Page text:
The Middle East from 8000BCE to 600CE was dominated by a patriarchal leadership which came from a select group of upper-class men who ruled with a codified law system, yet the political system became more complex as small city-states became parts of larger empires such as the Assyrian and Persian . The changes came with challenges that some societies were unable to overcome such as the Assyrians, while later groups were more successful such as the use of satraps to control the growing empires
As we discussed Friday, the CCOT for Mesopotamia should included the changes for the leadership/government over time. The time periods can be broken down into the emergence of small agricultural settlements which formed the first city-states, then the rise of empires such as the Assyrians and the Persians. See the chart below:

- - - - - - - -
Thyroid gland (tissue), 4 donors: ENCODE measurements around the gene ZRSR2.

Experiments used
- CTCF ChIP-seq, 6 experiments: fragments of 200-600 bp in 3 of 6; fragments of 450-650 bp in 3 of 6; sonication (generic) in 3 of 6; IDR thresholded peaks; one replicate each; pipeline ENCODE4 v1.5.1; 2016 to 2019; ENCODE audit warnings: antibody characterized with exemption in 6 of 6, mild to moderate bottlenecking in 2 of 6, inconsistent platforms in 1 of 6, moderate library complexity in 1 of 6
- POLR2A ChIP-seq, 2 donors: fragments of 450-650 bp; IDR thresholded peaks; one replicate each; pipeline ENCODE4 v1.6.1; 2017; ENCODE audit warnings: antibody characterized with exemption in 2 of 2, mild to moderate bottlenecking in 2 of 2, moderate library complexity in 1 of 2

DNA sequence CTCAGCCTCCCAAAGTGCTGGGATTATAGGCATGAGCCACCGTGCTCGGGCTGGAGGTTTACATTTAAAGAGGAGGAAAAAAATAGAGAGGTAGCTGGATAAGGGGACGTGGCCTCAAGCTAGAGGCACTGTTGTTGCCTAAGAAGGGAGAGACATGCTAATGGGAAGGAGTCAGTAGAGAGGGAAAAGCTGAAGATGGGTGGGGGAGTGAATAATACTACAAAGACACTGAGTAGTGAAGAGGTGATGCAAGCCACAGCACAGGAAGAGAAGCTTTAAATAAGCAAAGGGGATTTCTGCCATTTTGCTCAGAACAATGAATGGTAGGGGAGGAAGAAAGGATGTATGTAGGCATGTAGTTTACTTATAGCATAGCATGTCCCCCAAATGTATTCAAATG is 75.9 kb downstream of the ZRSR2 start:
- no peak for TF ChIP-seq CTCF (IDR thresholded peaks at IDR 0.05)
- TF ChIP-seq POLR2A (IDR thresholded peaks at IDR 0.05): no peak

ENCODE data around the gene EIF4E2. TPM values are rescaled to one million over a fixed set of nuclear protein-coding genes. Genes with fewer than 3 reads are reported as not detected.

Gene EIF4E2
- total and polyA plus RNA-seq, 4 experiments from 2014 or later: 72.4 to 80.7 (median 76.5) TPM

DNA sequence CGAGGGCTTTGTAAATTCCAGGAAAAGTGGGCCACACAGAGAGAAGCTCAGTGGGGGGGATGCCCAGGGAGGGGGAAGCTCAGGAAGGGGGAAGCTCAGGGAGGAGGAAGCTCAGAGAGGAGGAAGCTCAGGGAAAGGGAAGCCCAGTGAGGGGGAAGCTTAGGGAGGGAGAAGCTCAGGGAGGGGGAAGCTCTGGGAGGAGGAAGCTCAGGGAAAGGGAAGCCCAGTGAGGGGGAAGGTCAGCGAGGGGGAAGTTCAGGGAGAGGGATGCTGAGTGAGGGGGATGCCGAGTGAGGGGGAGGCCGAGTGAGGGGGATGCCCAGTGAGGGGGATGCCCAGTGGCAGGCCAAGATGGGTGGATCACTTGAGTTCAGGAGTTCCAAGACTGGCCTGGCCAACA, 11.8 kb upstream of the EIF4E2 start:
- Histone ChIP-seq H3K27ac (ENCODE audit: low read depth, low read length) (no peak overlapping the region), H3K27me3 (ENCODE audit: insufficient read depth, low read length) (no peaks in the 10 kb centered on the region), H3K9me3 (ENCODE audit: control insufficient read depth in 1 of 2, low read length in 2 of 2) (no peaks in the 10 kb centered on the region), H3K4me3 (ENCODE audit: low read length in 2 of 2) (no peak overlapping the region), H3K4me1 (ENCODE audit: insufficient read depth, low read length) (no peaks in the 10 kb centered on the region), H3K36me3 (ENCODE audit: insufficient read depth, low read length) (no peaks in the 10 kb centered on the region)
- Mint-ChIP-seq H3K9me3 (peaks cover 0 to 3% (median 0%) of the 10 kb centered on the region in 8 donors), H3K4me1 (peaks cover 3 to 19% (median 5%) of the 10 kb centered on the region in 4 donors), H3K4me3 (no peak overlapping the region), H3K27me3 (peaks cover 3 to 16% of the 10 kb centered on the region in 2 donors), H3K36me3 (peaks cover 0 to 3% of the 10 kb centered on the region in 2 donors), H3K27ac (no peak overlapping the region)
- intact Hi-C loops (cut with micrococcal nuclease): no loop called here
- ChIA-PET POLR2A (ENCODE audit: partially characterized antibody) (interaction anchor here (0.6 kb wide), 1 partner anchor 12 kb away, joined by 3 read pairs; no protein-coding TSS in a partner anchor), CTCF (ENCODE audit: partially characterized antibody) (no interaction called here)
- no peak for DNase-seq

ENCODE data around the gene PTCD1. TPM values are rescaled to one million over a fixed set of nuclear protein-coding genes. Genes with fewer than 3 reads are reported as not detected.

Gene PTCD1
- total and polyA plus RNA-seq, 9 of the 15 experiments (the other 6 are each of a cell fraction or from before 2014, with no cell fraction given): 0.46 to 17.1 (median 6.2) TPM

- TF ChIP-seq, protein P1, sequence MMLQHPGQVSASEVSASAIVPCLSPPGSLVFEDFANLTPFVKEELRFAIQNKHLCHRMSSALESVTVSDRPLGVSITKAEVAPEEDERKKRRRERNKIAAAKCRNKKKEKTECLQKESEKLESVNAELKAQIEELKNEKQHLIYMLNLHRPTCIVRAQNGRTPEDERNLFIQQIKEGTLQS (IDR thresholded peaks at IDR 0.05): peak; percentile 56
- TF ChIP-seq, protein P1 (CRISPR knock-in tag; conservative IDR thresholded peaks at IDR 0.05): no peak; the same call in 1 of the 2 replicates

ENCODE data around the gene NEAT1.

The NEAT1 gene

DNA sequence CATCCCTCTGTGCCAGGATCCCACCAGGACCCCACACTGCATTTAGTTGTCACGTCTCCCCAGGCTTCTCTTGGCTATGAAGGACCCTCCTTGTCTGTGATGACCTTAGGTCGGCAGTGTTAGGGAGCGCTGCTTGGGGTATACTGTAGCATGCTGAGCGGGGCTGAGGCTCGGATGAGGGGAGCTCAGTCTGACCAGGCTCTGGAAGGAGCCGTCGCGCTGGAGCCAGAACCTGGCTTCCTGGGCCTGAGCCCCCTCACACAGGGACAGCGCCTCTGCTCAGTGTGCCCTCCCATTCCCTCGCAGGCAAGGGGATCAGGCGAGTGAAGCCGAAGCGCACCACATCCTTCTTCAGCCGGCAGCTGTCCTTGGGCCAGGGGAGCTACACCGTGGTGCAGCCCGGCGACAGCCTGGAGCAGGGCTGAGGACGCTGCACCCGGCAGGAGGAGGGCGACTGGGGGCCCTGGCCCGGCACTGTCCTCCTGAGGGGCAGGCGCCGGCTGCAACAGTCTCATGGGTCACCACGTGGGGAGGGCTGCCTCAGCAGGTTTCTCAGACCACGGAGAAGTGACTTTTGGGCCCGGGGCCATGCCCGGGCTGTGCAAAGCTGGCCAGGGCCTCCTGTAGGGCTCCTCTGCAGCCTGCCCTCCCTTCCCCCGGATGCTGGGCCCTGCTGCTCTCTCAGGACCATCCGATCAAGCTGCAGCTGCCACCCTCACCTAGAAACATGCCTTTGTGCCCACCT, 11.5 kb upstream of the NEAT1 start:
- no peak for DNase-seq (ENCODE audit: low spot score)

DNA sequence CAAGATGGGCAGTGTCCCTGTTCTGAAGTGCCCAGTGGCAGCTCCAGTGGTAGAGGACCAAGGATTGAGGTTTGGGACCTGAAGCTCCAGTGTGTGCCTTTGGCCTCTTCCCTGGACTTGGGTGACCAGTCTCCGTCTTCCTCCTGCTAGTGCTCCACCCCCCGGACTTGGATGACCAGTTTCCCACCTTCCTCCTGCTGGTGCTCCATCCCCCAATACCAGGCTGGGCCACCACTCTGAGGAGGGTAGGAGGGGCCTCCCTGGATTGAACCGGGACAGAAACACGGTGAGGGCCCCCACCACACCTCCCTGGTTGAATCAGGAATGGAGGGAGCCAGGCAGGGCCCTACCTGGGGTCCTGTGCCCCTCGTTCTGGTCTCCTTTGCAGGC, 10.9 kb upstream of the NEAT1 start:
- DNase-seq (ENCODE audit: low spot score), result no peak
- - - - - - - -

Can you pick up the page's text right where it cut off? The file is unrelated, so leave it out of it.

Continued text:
Based on this we discussed some possible thesis statements & this was one that emerged from our workshop :
As you can see this is a bit longer and broken into two sentences but as long as they are together they do make a thesis. We also talked about the Comparative Free Response for Mesopotamia and it was clear that there were some questions about the faith systems. As this should have been review from last year the notes for this were only skimmed over but extended notes are now on the Middle East page for the section. You can follow the link below to learn more about each - Judaism , Zoroastrianism, and Christianity.
Dr. S. Hinzman
I am a Reading School District teacher at the Reading Muhlenberg Career Technology Center. My educational background includes a B.A. from Pennsylvania State University in History with a minor in Religious studies. After PSU, I earned my Masters in Urban Education and Secondary Teaching Certification from Alvernia University. Also from Alvernia, I have earned my Ph.D. in Educational Leadership. I have certification through the College Board for the teaching of Advanced Placement World History and have been teaching world history for 10 years. I have also taught: Citizenship, Sociology, and American History.